(Caption: Nepali diaspora community members attending a forum on, "Diaspora's role in Nepal's development," Baltimore, Maryland, July 5-7, 2019.Photo: Bijay Thapa )
Over the last several years, the number of Nepali professionals educated and trained, residing, and working in the United States (US) has increased many fold. According to one estimate, the total number of Nepalis in the US could be as high as 300,000 individuals. This represents the many individuals who have made the US their second home through the US Diversity Visa program, students who have come on their own and settled here in the US, as well as other professionals engaged in diverse work areas, including at academic institutions. Yet others made the US their second home after being pushed out of Nepal due to the political upheaval of the 1990s. These multiple channels have resulted in the creation of a reservoir of highly-educated, well-trained,and experienced professionals of Nepali origin in the US, their second home.
The majority of this population in the US is also keen to ‘give back to their community.’Surely, some members of the diaspora are already making significant contributions to their families and communities back in Nepal. Still, many others possess a high level of interest and the intention to contribute to development in Nepal.Fortunately, on the Nepal side, there is growing appreciation and recognition that the "invisible" force (provided by the Nepali diaspora) can make a significant contribution to diverse fields of development in Nepal. A strong testament to this sentiment is the convening (jointly by the Government of Nepal and the Non-Resident Nepali Association) of the Global Knowledge Sharing Conference held in Kathmandu in October of 2018. Recently, the Government of Nepal also established a "Brain Gain Center" at the Foreign Ministry in Kathmandu with the objective of facilitating and harnessing the expertise of the Nepali diaspora. These are certainly positive milestones.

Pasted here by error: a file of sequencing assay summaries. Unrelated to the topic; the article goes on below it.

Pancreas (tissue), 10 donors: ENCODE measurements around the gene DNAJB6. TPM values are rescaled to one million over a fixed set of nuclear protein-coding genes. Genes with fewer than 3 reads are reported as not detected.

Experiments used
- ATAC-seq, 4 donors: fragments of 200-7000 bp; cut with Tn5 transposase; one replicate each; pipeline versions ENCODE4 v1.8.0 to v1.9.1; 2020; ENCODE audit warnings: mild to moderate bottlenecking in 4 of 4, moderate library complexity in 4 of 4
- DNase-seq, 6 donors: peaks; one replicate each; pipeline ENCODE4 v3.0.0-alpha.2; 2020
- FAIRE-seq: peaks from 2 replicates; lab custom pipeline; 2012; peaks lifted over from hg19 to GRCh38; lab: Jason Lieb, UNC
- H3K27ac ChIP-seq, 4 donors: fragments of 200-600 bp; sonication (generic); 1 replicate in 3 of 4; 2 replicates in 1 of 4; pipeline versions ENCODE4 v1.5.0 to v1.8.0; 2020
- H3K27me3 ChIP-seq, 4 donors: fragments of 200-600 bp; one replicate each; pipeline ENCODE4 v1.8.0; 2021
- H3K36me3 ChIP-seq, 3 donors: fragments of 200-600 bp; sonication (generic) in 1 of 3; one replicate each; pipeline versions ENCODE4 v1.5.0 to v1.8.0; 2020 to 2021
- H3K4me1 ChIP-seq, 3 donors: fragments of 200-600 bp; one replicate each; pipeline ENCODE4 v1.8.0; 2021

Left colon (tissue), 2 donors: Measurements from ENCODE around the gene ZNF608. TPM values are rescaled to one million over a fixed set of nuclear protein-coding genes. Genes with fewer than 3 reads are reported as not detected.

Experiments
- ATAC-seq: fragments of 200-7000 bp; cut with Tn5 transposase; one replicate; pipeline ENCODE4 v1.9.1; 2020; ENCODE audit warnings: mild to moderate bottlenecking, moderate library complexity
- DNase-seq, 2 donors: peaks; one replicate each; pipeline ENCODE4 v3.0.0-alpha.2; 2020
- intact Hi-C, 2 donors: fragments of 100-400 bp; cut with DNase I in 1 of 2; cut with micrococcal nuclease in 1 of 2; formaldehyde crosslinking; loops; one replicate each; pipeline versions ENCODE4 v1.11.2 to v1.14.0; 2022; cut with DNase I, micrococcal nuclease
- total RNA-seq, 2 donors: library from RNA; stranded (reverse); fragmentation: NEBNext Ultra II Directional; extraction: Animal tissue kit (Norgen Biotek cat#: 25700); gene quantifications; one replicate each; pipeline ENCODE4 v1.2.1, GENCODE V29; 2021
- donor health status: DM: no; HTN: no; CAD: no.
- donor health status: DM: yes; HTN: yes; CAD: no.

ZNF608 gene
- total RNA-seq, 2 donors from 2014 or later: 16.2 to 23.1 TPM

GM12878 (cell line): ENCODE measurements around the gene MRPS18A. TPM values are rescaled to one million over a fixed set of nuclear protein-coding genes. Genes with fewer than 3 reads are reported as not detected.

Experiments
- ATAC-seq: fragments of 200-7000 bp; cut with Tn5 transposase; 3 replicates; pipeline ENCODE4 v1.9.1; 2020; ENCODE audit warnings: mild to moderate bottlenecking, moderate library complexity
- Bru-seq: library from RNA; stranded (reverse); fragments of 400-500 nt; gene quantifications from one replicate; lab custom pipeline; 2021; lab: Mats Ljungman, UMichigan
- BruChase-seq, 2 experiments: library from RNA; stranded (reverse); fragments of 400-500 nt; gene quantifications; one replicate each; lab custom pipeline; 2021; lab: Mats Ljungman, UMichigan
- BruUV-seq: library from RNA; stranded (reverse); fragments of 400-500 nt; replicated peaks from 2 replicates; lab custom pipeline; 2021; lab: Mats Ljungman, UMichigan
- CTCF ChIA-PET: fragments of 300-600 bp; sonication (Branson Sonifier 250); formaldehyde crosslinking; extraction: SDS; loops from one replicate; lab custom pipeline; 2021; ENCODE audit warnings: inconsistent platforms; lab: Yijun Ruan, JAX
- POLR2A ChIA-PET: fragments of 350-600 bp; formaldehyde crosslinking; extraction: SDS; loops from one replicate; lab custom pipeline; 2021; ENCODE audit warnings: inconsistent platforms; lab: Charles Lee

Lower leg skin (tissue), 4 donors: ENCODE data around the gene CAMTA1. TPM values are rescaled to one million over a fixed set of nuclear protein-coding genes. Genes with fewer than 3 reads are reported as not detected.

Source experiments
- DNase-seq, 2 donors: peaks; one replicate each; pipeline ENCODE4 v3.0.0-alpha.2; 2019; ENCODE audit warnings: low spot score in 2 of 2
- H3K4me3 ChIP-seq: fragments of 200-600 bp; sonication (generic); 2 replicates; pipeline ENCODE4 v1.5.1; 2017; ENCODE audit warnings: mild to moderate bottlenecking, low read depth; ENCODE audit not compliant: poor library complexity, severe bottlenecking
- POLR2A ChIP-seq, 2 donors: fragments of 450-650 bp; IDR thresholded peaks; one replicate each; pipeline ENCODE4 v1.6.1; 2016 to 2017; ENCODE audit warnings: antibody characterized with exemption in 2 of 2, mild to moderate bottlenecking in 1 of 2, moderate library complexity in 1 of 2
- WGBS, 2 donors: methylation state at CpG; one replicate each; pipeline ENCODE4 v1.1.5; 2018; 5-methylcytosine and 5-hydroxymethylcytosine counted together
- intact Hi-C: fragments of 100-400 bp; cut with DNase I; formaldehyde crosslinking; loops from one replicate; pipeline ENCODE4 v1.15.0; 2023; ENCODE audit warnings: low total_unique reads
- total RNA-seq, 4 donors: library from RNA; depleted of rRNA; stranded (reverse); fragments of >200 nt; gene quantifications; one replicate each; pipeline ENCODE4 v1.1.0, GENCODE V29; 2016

Given the availability of knowledge/skills and the interest in giving back to Nepal on the US side, along with the recognition ofneed and receptivity on the Nepal side, the next step is determining how to realize this common goal – accessing the skills and expertise of the Nepali diaspora. At the moment, a variety of different approaches/models are currently in practice. Let me mention a few.
One approach that has been in practice since the early 1960s between the US and Nepal is government to government assistance in areas of mutual interest and priorities. Some of members of the Nepali diaspora have been engaged through this approach over the years. Global organizations based either in the US or elsewhere have become another important source, particularly because increasingly large portions of the Nepali diaspora are engaged in and working for Nepal's development. This form of engagement may go through the government or through non-governmental organizations (NGOs). Academic institutions have been another important source, wherein members of the Nepali diaspora identify and develop priority projects, and contribute to various areas of development. This modality of expertise could flow through academia, government channels, or the private sector. Finally, the private sector remains an important source for accessing and utilizing the expertise of the Nepali diaspora in Nepal. This particular modality includes contributions from an individual member of diaspora to individuals or organizations/institutions in Nepal. Additionally, this could also be assistance from an institution/organization to individuals or organizations in Nepal.My ownpro bono work for and in Nepal over the last three years falls into this particular modality.
Aside from these approaches, there is probably a large segment of the Nepali diaspora, particularly here in the US, who are not only highly educated and extremely experienced, but are also willing to share their knowledge and experience in Nepal. However, many of these individuals may not be in a position to travel to Nepal for knowledge/skill sharing, or may not have any organizations willing to sponsor their expenses. In my opinion, unless and until we are able to identify and develop a pool of financial resources to access the diaspora’s expertise, the idea of mobilizing a significant portion of the diaspora to engage in Nepal's development will still be limited largely to rhetoric. Therefore, it behooves us to find a mechanism for translating this rhetoric into action.